Call him the Jennifer Lopez of Major League Soccer. New York Red Bulls goalkeeper Bouna Coundoul, acquired from the Colorado Rapids in June, hails from Lopez’ old neighborhood – Castle Hill.
The 27-year old was a teen when he left Senegal for the Bronx. He lived with three older brothers at Castle Hill and Westchester avenues. Coundoul attended soccer powerhouse Martin Luther King Jr. High School in Manhattan but spent his downtime in the Bronx.
“There under the 6 train,” said Coundoul. “My brothers, my sister and my uncle are still in the Bronx. When I go on vacation, I go to Castle Hill.”
Coundoul was born in Dakar, the capital of Senegal, a West African country crazy for soccer. He always played goalkeeper; leaping and swatting at the ball helped him grow. Coundoul was a small child but stands 6-foot-2 today.
“In Senegal, soccer is the number one sport,” Coundoul said. “When I was six years old, someone told me “You have what it takes.” I never forgot that.”
The Bronx shocked Coundoul. Although he found a Senegalese-American team and a Riverdale team to play with, the teen had trouble adjusting to cold weather soccer.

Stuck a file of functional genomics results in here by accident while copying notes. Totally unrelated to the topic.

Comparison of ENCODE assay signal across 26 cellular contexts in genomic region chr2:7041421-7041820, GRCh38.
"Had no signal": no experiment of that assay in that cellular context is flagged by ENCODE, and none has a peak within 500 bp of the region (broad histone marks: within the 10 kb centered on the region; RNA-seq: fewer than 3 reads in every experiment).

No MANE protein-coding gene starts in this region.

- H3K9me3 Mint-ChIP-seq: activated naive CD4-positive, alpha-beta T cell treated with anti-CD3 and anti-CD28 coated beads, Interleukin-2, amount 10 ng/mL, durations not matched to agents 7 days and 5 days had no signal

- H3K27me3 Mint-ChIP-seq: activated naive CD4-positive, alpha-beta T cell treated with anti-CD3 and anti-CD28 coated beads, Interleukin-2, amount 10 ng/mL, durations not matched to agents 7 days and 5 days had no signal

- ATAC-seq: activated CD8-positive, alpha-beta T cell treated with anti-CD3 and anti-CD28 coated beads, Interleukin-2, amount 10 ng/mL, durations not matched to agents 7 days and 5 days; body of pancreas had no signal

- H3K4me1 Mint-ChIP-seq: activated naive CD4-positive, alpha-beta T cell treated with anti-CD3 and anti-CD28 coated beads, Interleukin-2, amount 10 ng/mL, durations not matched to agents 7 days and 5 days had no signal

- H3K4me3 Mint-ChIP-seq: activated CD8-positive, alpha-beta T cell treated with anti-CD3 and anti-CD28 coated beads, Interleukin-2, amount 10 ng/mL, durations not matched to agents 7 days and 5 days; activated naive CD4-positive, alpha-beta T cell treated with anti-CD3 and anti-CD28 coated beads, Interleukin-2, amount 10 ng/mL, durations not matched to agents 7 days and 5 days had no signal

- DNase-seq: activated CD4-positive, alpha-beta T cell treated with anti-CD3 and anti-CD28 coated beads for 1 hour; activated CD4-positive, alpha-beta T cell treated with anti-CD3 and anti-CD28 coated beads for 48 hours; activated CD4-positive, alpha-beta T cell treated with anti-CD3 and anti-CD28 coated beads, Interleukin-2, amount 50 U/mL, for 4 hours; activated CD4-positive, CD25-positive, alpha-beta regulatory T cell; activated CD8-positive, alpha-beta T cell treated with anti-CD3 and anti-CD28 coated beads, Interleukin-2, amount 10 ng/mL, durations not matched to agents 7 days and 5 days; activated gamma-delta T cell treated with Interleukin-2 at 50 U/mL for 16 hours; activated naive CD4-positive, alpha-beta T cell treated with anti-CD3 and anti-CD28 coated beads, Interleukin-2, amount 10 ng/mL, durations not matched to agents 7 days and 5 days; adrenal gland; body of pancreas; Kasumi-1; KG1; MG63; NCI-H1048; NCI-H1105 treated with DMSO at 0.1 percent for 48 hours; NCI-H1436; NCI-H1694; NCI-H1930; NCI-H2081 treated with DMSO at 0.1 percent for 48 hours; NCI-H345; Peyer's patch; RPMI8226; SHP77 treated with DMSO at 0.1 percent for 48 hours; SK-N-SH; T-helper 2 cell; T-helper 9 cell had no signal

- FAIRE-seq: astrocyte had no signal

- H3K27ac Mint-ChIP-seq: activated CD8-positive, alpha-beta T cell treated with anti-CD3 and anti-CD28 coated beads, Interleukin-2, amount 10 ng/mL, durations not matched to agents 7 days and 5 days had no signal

“In Senegal it’s 90 degrees every day,” he said. “I got to the Bronx in October. It was too cold. In Senegal, we played until late. In the Bronx, at 5 p.m. it was already dark.”
Coundoul spoke no English; he relied on his brothers for help. Two are engineers; the third works for a telephone company.
“When I was in high school, there wasn’t pressure on me to work or pay rent,” Coundoul said. “My brothers supported me. They told me to focus on school and soccer.”
Coundoul won a spot at the University of Albany, where he studied information science. He left Albany in 2005 for Colorado, where he earned Major League Soccer humanitarian awards. Coundoul built a reputation on hard work and the tagline, “It’s Bouna Time!” He has appeared in only one game for the Red Bulls but is thrilled to be close to home. The team competes in New Jersey, a hop-skip-and-jump from Castle Hill.
“I know that my friends will come to watch me play,” he said. “It’ll be easier to hang out with my family.”
Now that Coundoul is with the Red Bulls, he hopes to “give back” in the Bronx.
“I want to talk to kids about the value of education,” Coundoul said. “Education first. Soccer second. Nothing is impossible. I want people from the Bronx to support our team.”